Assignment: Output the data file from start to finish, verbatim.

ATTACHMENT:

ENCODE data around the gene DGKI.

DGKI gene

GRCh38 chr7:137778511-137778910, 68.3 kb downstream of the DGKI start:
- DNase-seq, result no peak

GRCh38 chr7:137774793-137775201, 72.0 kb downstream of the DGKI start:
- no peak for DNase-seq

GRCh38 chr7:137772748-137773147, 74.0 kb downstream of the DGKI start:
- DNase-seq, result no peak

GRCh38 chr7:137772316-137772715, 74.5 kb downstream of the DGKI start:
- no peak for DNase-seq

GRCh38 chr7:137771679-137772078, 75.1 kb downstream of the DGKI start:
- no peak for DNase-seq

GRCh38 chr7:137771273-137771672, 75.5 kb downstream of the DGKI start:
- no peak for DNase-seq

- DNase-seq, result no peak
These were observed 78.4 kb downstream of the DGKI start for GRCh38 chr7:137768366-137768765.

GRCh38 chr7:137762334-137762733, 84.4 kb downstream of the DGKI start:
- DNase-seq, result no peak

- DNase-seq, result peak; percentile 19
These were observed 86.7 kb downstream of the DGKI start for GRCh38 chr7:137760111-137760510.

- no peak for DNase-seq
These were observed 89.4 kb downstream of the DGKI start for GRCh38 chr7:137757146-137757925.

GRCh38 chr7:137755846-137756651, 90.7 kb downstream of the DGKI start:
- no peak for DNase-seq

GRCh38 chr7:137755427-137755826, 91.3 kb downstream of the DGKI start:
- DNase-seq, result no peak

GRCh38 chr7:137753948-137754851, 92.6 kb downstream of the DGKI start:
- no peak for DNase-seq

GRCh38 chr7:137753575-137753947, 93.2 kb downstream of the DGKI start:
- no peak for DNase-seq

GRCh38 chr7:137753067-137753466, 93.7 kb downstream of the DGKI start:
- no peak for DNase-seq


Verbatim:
ENCODE data around the gene DGKI.

DGKI gene

GRCh38 chr7:137778511-137778910, 68.3 kb downstream of the DGKI start:
- DNase-seq, result no peak

GRCh38 chr7:137774793-137775201, 72.0 kb downstream of the DGKI start:
- no peak for DNase-seq

GRCh38 chr7:137772748-137773147, 74.0 kb downstream of the DGKI start:
- DNase-seq, result no peak

GRCh38 chr7:137772316-137772715, 74.5 kb downstream of the DGKI start:
- no peak for DNase-seq

GRCh38 chr7:137771679-137772078, 75.1 kb downstream of the DGKI start:
- no peak for DNase-seq

GRCh38 chr7:137771273-137771672, 75.5 kb downstream of the DGKI start:
- no peak for DNase-seq

- DNase-seq, result no peak
These were observed 78.4 kb downstream of the DGKI start for GRCh38 chr7:137768366-137768765.

GRCh38 chr7:137762334-137762733, 84.4 kb downstream of the DGKI start:
- DNase-seq, result no peak

- DNase-seq, result peak; percentile 19
These were observed 86.7 kb downstream of the DGKI start for GRCh38 chr7:137760111-137760510.

- no peak for DNase-seq
These were observed 89.4 kb downstream of the DGKI start for GRCh38 chr7:137757146-137757925.

GRCh38 chr7:137755846-137756651, 90.7 kb downstream of the DGKI start:
- no peak for DNase-seq

GRCh38 chr7:137755427-137755826, 91.3 kb downstream of the DGKI start:
- DNase-seq, result no peak

GRCh38 chr7:137753948-137754851, 92.6 kb downstream of the DGKI start:
- no peak for DNase-seq

GRCh38 chr7:137753575-137753947, 93.2 kb downstream of the DGKI start:
- no peak for DNase-seq

GRCh38 chr7:137753067-137753466, 93.7 kb downstream of the DGKI start:
- no peak for DNase-seq